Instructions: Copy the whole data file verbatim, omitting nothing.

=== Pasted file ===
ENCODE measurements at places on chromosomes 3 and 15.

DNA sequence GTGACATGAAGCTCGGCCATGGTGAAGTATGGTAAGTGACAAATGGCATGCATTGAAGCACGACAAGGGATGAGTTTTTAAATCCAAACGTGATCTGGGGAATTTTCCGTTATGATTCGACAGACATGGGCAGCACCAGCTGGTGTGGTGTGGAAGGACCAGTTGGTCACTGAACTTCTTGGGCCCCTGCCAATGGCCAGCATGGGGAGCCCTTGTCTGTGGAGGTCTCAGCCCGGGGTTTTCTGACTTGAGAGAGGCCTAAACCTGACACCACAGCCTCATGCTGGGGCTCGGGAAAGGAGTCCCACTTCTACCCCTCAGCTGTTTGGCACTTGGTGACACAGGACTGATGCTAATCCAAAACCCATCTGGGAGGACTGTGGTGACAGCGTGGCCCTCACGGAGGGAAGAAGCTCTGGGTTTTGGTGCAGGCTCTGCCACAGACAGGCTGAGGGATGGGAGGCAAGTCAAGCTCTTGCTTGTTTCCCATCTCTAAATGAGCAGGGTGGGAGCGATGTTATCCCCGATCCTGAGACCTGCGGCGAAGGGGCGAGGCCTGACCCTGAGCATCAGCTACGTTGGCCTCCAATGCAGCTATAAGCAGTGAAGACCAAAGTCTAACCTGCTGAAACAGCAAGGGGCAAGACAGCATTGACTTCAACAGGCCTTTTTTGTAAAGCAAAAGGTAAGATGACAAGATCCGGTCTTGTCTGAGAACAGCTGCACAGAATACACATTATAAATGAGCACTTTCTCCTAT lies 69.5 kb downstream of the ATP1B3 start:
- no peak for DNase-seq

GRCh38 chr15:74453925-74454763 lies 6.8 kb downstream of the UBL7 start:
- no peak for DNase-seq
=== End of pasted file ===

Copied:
ENCODE measurements at places on chromosomes 3 and 15.

DNA sequence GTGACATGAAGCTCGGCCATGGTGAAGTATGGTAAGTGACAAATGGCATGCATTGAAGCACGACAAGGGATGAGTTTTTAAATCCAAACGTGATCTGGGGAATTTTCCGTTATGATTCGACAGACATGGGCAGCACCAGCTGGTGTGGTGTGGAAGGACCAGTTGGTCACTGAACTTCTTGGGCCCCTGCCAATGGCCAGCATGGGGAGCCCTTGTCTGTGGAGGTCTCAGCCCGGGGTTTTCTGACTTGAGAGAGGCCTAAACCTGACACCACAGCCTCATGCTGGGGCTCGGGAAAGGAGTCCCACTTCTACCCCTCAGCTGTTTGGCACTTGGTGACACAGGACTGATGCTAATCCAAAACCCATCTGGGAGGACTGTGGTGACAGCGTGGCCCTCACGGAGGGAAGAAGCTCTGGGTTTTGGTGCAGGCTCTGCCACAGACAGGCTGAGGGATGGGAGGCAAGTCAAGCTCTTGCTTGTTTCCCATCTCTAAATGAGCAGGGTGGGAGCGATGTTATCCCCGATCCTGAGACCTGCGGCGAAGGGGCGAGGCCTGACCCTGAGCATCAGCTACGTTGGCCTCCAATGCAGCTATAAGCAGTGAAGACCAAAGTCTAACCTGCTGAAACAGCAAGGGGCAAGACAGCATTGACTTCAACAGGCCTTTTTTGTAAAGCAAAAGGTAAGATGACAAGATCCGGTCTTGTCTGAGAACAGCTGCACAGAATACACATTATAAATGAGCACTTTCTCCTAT lies 69.5 kb downstream of the ATP1B3 start:
- no peak for DNase-seq

GRCh38 chr15:74453925-74454763 lies 6.8 kb downstream of the UBL7 start:
- no peak for DNase-seq